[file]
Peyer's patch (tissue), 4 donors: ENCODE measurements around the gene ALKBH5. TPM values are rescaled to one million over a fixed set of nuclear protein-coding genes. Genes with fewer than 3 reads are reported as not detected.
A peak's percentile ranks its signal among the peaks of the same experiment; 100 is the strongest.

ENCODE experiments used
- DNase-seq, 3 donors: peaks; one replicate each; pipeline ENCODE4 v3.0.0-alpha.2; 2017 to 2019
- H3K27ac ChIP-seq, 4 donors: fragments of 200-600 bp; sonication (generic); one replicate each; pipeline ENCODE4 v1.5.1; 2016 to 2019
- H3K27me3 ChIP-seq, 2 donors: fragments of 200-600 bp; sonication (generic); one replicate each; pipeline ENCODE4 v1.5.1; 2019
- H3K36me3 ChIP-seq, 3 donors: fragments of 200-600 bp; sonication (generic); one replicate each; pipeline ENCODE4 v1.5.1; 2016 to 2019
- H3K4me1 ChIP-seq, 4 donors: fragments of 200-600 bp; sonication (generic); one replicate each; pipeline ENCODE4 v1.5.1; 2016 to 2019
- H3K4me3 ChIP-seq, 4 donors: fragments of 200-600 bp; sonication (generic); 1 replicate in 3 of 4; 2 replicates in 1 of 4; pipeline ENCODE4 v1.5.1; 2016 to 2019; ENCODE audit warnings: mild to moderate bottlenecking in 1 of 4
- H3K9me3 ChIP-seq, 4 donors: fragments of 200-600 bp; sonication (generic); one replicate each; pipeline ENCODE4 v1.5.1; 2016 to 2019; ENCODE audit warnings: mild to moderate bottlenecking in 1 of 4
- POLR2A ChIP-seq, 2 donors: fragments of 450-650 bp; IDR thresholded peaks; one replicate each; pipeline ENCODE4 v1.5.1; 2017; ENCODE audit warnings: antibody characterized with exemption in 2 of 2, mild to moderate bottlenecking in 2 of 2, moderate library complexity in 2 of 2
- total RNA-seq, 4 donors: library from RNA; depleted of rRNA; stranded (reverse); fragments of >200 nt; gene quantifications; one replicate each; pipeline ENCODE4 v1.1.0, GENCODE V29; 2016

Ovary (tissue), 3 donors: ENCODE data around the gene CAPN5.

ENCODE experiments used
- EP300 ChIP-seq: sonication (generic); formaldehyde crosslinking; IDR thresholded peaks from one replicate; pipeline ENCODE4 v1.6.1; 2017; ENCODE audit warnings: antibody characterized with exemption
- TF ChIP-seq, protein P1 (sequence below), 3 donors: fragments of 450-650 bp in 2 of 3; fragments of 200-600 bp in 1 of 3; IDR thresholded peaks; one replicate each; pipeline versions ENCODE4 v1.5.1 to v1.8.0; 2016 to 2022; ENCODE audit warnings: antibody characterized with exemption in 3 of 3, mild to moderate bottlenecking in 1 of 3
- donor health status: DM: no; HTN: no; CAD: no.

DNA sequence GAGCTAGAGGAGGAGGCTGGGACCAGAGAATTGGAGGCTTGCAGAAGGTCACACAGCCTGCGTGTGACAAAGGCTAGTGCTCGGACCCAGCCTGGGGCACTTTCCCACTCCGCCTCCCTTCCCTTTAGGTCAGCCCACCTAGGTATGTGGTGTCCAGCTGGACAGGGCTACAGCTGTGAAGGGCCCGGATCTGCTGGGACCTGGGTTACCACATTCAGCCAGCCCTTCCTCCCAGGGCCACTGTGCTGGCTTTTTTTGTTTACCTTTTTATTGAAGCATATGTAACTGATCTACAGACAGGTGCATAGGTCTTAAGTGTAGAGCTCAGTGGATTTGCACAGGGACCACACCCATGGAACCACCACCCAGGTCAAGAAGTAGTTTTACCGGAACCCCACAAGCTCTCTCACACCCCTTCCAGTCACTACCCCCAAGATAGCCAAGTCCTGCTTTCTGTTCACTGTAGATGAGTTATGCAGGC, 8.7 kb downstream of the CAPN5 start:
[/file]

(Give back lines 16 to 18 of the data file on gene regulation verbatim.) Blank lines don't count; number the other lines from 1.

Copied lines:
- TF ChIP-seq, protein P1 (sequence below), 3 donors: fragments of 450-650 bp in 2 of 3; fragments of 200-600 bp in 1 of 3; IDR thresholded peaks; one replicate each; pipeline versions ENCODE4 v1.5.1 to v1.8.0; 2016 to 2022; ENCODE audit warnings: antibody characterized with exemption in 3 of 3, mild to moderate bottlenecking in 1 of 3
- donor health status: DM: no; HTN: no; CAD: no.

DNA sequence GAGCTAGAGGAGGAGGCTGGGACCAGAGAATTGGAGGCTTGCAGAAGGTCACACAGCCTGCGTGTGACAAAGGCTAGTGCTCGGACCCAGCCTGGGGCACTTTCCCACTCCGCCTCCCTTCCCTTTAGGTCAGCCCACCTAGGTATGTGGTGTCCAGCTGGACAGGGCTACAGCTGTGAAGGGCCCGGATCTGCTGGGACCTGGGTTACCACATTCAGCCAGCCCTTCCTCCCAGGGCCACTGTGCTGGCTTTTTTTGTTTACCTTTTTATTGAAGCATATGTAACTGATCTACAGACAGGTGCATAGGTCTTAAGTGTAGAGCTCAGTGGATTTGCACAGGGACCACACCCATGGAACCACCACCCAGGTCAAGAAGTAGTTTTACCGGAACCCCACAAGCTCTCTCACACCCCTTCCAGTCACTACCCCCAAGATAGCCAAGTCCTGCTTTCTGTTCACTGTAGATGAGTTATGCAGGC, 8.7 kb downstream of the CAPN5 start: